The only Donald welcome in London this past weekend was the one better known by the alias – Childish Gambino – who gave an incandescent performance on Saturday inside the leafy confines of Gunnersbury Park, London. His headline slot at this year’s Lovebox was complete with politically-charged moments, throughout, along with profound messages of hope and togetherness, Gambino – real name Donald Glover – provided a sweet and resonant antidote to the toxic presence of the nappy-clad blimp boy who shares his name.
While tens of thousands marched in protest across the centre of the nation’s capital, west London was the epicentre of a music and cultural revolt against a man and worldview that we all reject. Gambino and Pharrell, performing as part of his band N.E.R.D, led the charge. The latter proclaiming that “We [all of us] stand for the resistance!”, while Glover echoed those sentiments when he beseeched the roaring audience to “fight that stuff!”, referring to efforts by the current President of the United States to divide the people. Gambino even referenced the Trump blimp when he recalled his 12 months living in London and stating “I was very proud to see that big balloon”.
It’s no surprise then that the weekend’s biggest star concluded the festival weekend with one of the most politically evocative tracks of the past year – ‘This is America’ – which of course sent the crowd into a tumult of jubilation and hysteria. Gambino was built for the big stage and put on a breathless performance, strutting up and down the catwalks like Mick Jagger and, at one point, falling on his back in a euphoric daze following a blistering display during ‘Riot’.
You’d be forgiven for forgetting that there was a full day of festival activity prior to the electrifying orgy of hip-hop and dance music flava which the likes of N.E.R.D, The Internet, Annie Mac, Mura Masa, Kali Uchis and, of course, The Gambino ejected out into the stratosphere. On a scorching Friday the 13th at 2pm, Lovebox got underway for its 17th consecutive run, this time, at the previosly un-Lovebox-ed Gunnersbury Park in Acton Town. It immediately became apparent this was going to be a special year with a slick lineup of genre-defining veterans like Wu Tang Clan and NERD; artists like Vince Staples, Bicep and The Internet who have begun to further establish their name in music; together with exciting, confident talent, such as Kali Uchis, Ta’Shan and Britain’s own Ms Banks, TrueMendous, Mura Masa and Dave booked to delight huge crowds across 2 days.
Wu-Tang Clan stirred the main stage into a frenzy as Raekwon, Method Man, Inspectah Deck, and co, opened with the raging ‘Bring Da Ruckus’ and kept the energy at a dizzying height as the rap legends smashed through their set, which was punctuated by offerings from their seminal debut album – ’36 Chambers’ – and finishing with hip-hop classics: ‘Triumph’ and ‘Gravel Pit’. A tough set to top on a first day filled with artistic glory…Enter Vince – motherf***in’ – Staples, who blew the roof off the tent as Friday’s ‘Noisey Presents’ stage headliner. In front of a multitude of colour screens displaying a sinister montage of a world in turmoil, and through a cloudy haze of smoke Staples exploded, as if catapulted straight from Long Beach, California. Throughout the set he must have covered a distance of 10k as he bounded across every inch of the stage, thrilling the crowd which, at one point, divided into 3 separate mosh pits. Plenty of opportunities for audience singalong, especially during ‘Homage’, ‘Lift Me Up’ & ‘Norf Norf’. With that performance Vince displayed his showmanship credentials alongside his reputation as one of the more visionary and experimental rappers in the game. Look ot for him high on the bill on main stages at future UK festivals.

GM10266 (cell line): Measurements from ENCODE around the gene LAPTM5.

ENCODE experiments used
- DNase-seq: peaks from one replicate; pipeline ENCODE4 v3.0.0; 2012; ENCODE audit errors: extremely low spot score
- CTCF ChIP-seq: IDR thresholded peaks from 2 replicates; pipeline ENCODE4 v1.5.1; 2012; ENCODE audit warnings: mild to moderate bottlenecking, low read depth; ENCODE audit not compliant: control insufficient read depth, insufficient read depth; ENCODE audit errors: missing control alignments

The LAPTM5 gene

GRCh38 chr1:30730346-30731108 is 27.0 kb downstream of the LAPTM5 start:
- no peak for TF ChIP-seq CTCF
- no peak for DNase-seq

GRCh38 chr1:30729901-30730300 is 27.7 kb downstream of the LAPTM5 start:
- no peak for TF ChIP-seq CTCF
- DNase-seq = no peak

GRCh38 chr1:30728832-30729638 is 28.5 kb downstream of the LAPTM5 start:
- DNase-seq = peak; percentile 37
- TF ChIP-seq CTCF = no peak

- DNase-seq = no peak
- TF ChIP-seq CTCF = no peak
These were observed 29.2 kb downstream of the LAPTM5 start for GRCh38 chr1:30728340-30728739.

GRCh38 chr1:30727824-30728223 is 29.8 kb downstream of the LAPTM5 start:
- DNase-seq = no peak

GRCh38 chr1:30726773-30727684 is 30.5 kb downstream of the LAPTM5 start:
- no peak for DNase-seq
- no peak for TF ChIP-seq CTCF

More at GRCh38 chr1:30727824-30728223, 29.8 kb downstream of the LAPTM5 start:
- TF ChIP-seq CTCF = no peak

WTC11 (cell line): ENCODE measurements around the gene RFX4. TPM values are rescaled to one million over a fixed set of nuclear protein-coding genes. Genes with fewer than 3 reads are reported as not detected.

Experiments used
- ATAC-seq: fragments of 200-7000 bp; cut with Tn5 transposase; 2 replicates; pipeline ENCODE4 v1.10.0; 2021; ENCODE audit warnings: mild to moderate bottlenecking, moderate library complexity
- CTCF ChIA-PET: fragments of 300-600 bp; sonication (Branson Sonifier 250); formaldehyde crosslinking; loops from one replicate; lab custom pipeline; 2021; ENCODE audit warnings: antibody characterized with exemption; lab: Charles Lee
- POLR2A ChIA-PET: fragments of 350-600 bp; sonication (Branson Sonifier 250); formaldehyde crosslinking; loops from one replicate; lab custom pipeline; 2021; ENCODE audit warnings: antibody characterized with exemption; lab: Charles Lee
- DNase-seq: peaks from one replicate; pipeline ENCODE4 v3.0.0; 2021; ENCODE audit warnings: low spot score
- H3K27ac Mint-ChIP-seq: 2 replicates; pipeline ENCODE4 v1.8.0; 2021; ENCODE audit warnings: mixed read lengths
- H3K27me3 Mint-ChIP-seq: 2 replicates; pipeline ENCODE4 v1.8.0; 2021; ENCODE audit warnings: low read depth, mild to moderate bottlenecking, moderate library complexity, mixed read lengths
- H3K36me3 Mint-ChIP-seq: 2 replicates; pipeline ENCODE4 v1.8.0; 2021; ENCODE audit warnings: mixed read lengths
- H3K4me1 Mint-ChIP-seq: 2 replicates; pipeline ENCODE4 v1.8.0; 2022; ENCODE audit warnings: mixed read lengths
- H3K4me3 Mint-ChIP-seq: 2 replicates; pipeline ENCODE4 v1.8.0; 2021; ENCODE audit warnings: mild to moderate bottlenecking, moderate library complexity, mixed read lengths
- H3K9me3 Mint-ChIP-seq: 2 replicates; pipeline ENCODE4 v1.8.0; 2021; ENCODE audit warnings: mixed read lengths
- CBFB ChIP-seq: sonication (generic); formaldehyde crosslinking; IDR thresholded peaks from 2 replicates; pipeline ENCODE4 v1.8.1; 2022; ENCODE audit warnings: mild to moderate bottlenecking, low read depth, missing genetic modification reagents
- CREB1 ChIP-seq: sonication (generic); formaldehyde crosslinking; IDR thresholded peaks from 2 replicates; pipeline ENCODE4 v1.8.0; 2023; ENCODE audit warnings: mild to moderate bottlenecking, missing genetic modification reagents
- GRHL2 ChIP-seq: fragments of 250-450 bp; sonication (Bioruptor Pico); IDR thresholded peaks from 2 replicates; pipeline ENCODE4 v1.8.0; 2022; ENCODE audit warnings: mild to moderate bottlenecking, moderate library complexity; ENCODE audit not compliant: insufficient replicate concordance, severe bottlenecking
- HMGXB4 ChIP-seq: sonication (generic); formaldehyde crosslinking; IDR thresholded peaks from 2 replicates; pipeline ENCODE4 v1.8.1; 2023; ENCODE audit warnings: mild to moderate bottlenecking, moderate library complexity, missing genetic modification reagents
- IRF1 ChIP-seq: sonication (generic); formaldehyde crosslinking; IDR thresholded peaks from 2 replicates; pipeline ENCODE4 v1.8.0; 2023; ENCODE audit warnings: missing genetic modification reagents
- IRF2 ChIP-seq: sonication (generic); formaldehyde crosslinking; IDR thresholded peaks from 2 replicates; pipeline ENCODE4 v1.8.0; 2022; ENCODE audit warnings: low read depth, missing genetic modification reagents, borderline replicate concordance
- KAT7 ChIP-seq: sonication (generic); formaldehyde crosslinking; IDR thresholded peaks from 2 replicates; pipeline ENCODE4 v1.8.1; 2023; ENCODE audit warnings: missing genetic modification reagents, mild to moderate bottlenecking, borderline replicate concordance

On the main stage, Skepta showed America that the UK can hold their own in the rap game, as he closed the first night with his own fierce brand of grime. The stage looked like absolute carnage as Skepta whipped up a storm and almost rose hell with a crazy performance of ‘Shut Down’, which was worth the price of admission alone. Attendance was, at first, a bit sparse, due to the end of Vince Staples’ slot, at Noisey stage, overlapping by 10 minutes with the start of Skepta’s, but, being one of Britain’s most successful rappers and having cultivated a high regard for his live performances, the tardy festival-goers soon caused the crowd to swell and the boy from north London didn’t disappoint, even as the heavens opened and rain began to fall. He kept the energy levels up as he thrashed through ‘Konnichiwa’ – his Mercury Prize-winning album – and the pyrotechnics lighting up the stage kept the riotous ambience in play from start to finish.
But of course, the weekend belonged to Donald Glover, who will be retiring his Gambino moniker following the release of his next album. It was a performance that will reverberate for the remainder of the summer, and beyond, and I’m still excited to say “I was there!” Gambino returns to London in November for a sold-out show at the O2, but July 14th, by even his own admission, will take some beating. A special mention should also be made for the immense female talent that the festival introduced us to, especially British artists like Ms Banks, Mabel and TrueMendous. Lovebox 2019 will have to pull something special out of the bag to eclipse what they served this year. A big well done to all the organisers.
Dan‘s Lovebox Awards
One To Watch: TrueMendous
Hottest New British Talent: Ms. Banks
New Favourite Artist: Kali Uchis
Favourite Performance: Vince Staples
Best Overall Performance: Childish Gambino
Best Moment: N.E.R.D’s performance of Lapdance with revellers making it from the crowd onto the stage to take selfies with an obliging Pharrell Williams.
Photo Credit – Fanatic; Caroline Faruolo, Jenna Foxton, Andy Hughes, Richard Johnson